Shortly after I wrote my post “Is the God of Calvinism a Moral Monster” — inspired by (and quoting) a dialogue between Hellbound writer/director Kevin Miller and the Gospel Coalition’s Justin Taylor — Kevin responded on his own blog. You should go read his whole post, but here’s the part that really caught my eye:
Here’s what I don’t get: Both of these guys recognize the outright contradiction between a God who tells us to love our enemies but who goes ahead and smites his enemies–including their children, animals, etc. However, rather than consider the idea that we might be misreading the violent acts and directives attributed to God in the Old Testament, they essentially retreat into mystery. Who can fathom the ways of God? After all, our minds are fallen, our thinking darkened. If Christ’s words and God’s actions appear to contradict each other, that’s our problem, not God’s.
There’s just one problem with this strategy: Both Justin and David are using those same fallen, darkened minds to arrive at this conclusion. So how can they possibly trust it? As David puts it on his blog, “Simply put, God’s judgment is perfect. Ours is often ridiculous.” And that’s exactly how David and Justin’s conclusions sound–ridiculous!
Kevin missed my point. I didn’t recognize a contradiction between the God who tells us to love our enemies and the God who smites, I offered an explanation for the seeming contradiction. Put simply, it is this: God imposes one standard on his fallen children who have imperfect knowledge and reserves another standard for Himself, as architect of the universe. He sees all. We see part. He is perfect. We are evil. And this makes sense within our own experience. After all, the gap between our understanding and God’s is far greater, for example, than the gap between my understanding of life and my four-year-old daughter’s. She lives under a set of rules designed not just for her own nurturing but also for her own protection, and she chafes at the injustice of it all (“Why? Why do I have to go to sleep while you get to stay up? Why? Why? Why do you get to sit in the front seat, and I don’t? What is an airbag?”)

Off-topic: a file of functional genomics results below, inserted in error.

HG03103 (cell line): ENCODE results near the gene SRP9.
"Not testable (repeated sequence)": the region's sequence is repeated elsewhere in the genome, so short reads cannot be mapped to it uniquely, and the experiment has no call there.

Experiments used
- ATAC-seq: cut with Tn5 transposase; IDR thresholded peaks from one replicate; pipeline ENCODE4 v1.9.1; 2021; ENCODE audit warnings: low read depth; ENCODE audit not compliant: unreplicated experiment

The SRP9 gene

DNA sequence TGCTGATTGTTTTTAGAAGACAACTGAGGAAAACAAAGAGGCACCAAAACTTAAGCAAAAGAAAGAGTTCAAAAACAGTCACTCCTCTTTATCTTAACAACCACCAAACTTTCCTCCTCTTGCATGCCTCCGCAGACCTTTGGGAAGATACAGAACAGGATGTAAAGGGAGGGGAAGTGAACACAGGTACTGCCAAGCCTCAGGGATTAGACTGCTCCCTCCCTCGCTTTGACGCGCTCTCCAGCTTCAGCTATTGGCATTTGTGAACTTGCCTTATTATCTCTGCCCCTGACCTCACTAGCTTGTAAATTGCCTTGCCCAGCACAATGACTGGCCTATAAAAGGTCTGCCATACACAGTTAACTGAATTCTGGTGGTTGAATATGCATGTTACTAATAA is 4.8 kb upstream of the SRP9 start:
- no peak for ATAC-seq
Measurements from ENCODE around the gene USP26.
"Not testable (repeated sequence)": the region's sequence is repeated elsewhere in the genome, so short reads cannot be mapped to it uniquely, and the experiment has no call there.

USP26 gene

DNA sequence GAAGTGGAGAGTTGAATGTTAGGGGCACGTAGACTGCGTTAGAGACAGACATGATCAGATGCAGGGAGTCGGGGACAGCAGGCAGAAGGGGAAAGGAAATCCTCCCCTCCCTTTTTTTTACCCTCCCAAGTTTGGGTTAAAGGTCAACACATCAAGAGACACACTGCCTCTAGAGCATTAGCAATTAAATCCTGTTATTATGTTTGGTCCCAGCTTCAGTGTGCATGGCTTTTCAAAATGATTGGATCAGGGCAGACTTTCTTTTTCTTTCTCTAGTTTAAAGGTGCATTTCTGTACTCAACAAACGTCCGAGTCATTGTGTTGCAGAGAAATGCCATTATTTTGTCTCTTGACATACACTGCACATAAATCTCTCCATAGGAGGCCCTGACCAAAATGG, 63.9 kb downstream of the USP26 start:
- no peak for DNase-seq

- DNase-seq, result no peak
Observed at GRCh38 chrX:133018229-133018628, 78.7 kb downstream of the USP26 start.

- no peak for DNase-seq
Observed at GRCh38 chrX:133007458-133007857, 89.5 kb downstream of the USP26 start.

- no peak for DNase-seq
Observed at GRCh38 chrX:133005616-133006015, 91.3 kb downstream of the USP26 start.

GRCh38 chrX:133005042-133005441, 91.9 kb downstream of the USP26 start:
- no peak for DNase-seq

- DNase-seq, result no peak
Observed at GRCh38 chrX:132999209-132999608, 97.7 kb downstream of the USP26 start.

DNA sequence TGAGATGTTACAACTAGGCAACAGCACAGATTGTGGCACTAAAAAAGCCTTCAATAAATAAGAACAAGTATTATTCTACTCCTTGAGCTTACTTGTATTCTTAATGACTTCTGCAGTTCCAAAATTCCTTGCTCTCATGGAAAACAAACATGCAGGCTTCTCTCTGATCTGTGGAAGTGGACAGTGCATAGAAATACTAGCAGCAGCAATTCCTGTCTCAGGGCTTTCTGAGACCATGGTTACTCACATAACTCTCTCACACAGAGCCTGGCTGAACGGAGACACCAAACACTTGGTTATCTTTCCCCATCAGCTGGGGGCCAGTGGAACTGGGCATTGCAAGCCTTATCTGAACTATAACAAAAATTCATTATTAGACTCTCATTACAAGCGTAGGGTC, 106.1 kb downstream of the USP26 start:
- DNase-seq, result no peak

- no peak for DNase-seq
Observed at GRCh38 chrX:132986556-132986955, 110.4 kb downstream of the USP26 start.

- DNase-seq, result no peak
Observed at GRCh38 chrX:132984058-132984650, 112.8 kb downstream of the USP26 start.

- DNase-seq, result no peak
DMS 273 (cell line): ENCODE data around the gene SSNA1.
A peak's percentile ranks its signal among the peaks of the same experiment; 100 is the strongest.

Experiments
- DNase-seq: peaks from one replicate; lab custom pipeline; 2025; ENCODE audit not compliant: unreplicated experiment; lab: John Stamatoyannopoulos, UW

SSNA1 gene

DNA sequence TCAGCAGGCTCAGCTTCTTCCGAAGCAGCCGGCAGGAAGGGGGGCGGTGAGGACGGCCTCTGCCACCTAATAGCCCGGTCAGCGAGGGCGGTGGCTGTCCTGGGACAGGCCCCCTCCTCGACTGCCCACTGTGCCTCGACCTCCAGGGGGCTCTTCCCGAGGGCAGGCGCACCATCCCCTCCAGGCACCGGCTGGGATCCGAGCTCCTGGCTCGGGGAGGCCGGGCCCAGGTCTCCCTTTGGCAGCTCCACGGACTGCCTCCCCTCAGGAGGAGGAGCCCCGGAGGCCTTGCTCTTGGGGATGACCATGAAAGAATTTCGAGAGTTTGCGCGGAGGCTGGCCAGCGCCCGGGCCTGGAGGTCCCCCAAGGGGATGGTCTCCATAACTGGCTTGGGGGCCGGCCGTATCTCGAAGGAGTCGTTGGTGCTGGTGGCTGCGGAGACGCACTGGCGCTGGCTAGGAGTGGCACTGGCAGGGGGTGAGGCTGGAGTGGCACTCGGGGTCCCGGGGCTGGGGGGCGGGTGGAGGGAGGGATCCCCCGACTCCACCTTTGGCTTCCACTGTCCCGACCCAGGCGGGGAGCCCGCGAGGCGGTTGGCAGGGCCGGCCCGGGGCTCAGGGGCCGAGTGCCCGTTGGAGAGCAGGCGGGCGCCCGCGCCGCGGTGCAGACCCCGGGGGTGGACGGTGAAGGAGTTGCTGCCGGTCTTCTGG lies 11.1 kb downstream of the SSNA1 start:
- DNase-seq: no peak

Further, the mystery that Kevin says Justin and I retreat to is not the mystery of God’s violence but instead the mystery of grace. God has mercy upon whom He will have mercy. That is mysterious. God chose the Children of Israel to be His chosen people and not, say, the Mayans. Why? Mystery. As Kevin rightly notes, smiting is easy to understand once one understands holiness and justice. We all deserve an almighty smite, and it is in the act of grace that His ways are not our ways.
Or, at least that was the case until the latest wave of “my God is nicer than your God” theological competition. The overwhelming cultural power of moralist therapeutic deism, the cult of self-esteem, and our own persistent self-love makes us misunderstand the demands of God’s justice. (“What? Smite me? But I’m a nice guy!”) We look at the stories of violence in the Old (and New) Testament and — while perfectly understandable to prior Christian generations — we try to explain away the plainly understandable text as a “misreading.” But let’s be clear, God’s direct assaults on His enemies are detailed throughout scripture. Here’s a partial list:
-The Flood (Genesis 6)
-Destruction of Sodom and Gomorrah (Genesis 19, with Lot’s wife as collateral damage)
-Judah’s first-born son (Genesis 38:7)
-The first-born of Egypt (Exodus 12)
-The Egyptian army pursing the Children of Israel (Exodus 14)
-Nadab and Abihu (Leviticus 10)
-Thousands of disobedient Israelites in a number of separate incidents (Numbers 11-25)
-David and Bathsheba’s first child (2 Samuel 12)
-185,000 enemy soldiers (2 Kings 19)
There are many more incidents in the Old Testament, as well as prophecies of Gods’ wrath against disobedient and wicked nations. But God changed in the New Testament, right? Well, let’s ask . . .
-Ananias and Sapphira (Acts 5)
-Herod (Acts 12)
-Those Corinthians who participated in the Lord’s Supper “without recognizing the body of the Lord” (1 Corinthians 11)
Then of course there is the ultimate expression of God’s wrath — the wrath he poured out on His own, innocent Son as His Son atoned for our sins.
If we look at this (again, partial) list and are appalled or morally outraged, then we’ve lost a proper understanding of the gravity of our own sin and the sin of mankind. God’s grace is “amazing” because we are so wretched. God’s grace is “amazing” because justice would demand more — not less — of the smiting detailed throughout scripture. The fact that God has mercy at all is a miracle. Our sin is not a light or minor matter (note how many of these acts of judgment relate to events — like eating the Lord’s Supper incorrectly or offering “strange fire” to the Lord — that we would dismiss as irrelevant today). As Jesus himself said, we are “evil.” There is absolutely no sense in which we deserve God’s grace, no sense in which God’s wrath against us would be the least bit unjust, and no moment in which we should not be thankful beyond words that He has given us the “abundant” life that men have in Christ.